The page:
I shorted this stock a while ago, and I really wanted to add to my position. It never gave me a chance. I mean, it literally went down 10+ points without ever retracing. It was ridiculous. This was a 20-30 dollar stock, for chrissakes. I did study my past trades and P&L. additing to that position would have really changed my P&L for the better.

    I guess I need to know when the stock is not going to give me a chance to add to my position, as opposed to when a stock will give me a chance. That's what I would like to know - how can you tell? Momentum indicators? I hate those things, though - first of all, I can't figure em out and secondly, I don't ever use them. All I use is bars and volume. Hell, I don't even use moving averages.

    I would really like to hear some input about this. Thanks for the reply, discipline.

  6. gms


    1. Add to postitions if they move in the expected direction
    2. Buy increasingly smaller amounts of shares rather than equal or larger amounts: if there is a subsequent pullback you stand a better chance of having a profit.
  7. Kermit



    Since stock prices do not travel in a straight line, there are always going to be pullbacks (at some level of time frame). That being said, it then becomes an issue of your defining the criteria on the retracement that would warrant an accumulation to your existing position. Sometimes price will pullback but just shy of your condition for entry of additional shares before price takes off again. That’s okay, IMO. Play around and back test different pullback scenarios with multiple time frames.

    I don’t think you can enter a trade knowing if the stock is or is not going to give you a chance to add. Just let the market unfold. As rlb21079 said, do plan in advance. If the market offers you the chance, great, you go ahead and add. If the market does not offer it this time, at least you still made money on the trade with the base position. There will always be plenty of other opportunities to pyramid, perhaps with a different stock and/or at a different time.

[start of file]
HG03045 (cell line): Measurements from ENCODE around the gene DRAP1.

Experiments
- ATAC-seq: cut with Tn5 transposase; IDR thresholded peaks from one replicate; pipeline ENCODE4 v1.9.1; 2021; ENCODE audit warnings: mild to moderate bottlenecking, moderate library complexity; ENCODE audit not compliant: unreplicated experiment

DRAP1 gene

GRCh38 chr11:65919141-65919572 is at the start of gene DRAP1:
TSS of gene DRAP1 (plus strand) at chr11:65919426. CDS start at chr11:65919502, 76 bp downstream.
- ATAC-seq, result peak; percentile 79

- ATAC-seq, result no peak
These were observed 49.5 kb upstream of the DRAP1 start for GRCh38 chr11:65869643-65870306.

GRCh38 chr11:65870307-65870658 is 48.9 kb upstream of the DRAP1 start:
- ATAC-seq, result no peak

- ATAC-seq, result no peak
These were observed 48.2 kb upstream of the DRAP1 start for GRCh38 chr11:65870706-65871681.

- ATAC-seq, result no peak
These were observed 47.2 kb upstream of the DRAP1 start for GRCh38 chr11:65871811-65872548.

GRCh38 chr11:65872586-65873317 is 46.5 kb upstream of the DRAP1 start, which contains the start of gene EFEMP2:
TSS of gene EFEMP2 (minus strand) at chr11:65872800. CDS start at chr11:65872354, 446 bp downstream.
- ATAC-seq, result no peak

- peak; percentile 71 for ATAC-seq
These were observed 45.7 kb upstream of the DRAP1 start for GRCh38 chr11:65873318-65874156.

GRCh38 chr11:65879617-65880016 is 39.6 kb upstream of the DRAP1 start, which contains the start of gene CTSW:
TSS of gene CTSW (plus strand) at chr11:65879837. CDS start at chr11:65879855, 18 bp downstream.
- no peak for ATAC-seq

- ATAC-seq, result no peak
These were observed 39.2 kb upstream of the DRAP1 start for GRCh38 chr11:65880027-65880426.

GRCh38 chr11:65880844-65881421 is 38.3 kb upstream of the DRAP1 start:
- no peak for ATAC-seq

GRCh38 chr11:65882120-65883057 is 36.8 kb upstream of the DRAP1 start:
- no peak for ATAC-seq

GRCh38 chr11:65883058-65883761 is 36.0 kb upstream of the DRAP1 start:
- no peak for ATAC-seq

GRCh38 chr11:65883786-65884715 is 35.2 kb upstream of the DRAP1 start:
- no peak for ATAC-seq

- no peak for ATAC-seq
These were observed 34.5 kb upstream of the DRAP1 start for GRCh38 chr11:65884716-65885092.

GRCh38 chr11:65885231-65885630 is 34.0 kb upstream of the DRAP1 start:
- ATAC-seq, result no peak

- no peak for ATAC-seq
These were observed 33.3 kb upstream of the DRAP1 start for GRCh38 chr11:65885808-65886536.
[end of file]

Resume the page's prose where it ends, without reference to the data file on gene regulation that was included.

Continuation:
8. dis


    By definition, adding to an existing position lowers the reward-to-risk ratio.
  9. If they don't pullback, usually they won't be good low-risk entries. And it happens.

    You misunderstand. Obviously adding to that winning position would have increased your profit. But often times, you'll find that you've added to an overextended stock which may eat away at your original profits when it pulls back or u get stopped out. You have to go thru your spreadsheets for this.

    The answer is right in front of you. Taking this example, you said the stock never pulled back. Then it never gave you the chance to add. Watch the price/volume on a pullback, and add if you would already make a buy per your original strategy.

    Most likely the reward will have dinimished with the runup even with the pullback, so even if you do add to positions, the proper money management would be to add a smaller quantity, not to pile it on haphazardly.

    If you knew exactly how much a stock was gonna run, when it was gonna stop pulling back, you wouldn't need any kind of money management. But no one does, thats why money management is key.